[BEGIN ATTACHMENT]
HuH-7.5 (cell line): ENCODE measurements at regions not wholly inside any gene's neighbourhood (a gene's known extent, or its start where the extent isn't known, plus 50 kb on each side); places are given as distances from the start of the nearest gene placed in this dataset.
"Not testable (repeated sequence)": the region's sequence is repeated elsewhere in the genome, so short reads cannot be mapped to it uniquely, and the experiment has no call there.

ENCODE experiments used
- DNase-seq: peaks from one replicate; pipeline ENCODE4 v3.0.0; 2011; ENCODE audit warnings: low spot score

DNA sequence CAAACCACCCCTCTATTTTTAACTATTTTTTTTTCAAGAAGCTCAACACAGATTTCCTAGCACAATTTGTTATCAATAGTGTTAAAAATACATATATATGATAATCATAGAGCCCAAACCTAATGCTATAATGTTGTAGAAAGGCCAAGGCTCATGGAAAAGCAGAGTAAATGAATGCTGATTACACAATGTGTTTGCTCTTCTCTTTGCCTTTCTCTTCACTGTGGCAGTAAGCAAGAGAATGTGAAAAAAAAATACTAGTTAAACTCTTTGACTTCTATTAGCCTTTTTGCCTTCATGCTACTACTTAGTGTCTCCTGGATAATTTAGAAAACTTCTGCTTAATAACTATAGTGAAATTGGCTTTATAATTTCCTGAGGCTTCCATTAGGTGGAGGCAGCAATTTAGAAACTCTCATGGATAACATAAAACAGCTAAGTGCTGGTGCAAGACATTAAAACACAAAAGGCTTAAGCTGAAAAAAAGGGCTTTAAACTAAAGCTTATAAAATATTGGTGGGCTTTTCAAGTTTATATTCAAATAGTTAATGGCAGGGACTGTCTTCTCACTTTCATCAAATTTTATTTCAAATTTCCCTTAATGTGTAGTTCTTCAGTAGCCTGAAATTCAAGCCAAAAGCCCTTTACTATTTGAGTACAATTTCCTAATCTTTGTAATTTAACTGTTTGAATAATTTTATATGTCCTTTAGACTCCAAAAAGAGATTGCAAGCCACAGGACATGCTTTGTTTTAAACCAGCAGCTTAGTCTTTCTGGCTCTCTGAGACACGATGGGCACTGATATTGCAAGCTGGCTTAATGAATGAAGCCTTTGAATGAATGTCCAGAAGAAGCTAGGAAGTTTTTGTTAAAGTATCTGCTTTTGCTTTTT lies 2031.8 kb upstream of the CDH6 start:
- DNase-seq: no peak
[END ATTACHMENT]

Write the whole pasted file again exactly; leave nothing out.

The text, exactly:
HuH-7.5 (cell line): ENCODE measurements at regions not wholly inside any gene's neighbourhood (a gene's known extent, or its start where the extent isn't known, plus 50 kb on each side); places are given as distances from the start of the nearest gene placed in this dataset.
"Not testable (repeated sequence)": the region's sequence is repeated elsewhere in the genome, so short reads cannot be mapped to it uniquely, and the experiment has no call there.

ENCODE experiments used
- DNase-seq: peaks from one replicate; pipeline ENCODE4 v3.0.0; 2011; ENCODE audit warnings: low spot score

DNA sequence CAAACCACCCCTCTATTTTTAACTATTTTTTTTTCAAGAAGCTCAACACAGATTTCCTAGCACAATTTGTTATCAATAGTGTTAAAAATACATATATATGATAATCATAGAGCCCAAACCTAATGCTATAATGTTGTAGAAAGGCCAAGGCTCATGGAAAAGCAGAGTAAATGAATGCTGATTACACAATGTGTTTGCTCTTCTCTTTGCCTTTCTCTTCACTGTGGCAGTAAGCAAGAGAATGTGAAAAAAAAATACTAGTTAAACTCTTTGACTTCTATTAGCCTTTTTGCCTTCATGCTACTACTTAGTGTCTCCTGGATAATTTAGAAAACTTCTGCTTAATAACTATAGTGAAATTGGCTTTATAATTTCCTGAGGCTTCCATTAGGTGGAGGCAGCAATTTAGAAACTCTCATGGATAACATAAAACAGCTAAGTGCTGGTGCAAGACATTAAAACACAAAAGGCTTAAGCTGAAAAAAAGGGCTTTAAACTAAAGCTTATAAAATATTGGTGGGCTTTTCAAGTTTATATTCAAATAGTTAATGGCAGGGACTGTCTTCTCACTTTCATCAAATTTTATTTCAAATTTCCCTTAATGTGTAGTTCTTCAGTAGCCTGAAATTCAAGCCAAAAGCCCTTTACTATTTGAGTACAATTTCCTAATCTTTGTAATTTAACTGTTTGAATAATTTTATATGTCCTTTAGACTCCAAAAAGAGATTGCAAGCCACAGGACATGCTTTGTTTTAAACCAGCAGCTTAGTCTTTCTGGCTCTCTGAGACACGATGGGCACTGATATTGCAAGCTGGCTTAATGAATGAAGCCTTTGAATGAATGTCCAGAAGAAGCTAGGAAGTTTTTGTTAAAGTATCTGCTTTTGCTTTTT lies 2031.8 kb upstream of the CDH6 start:
- DNase-seq: no peak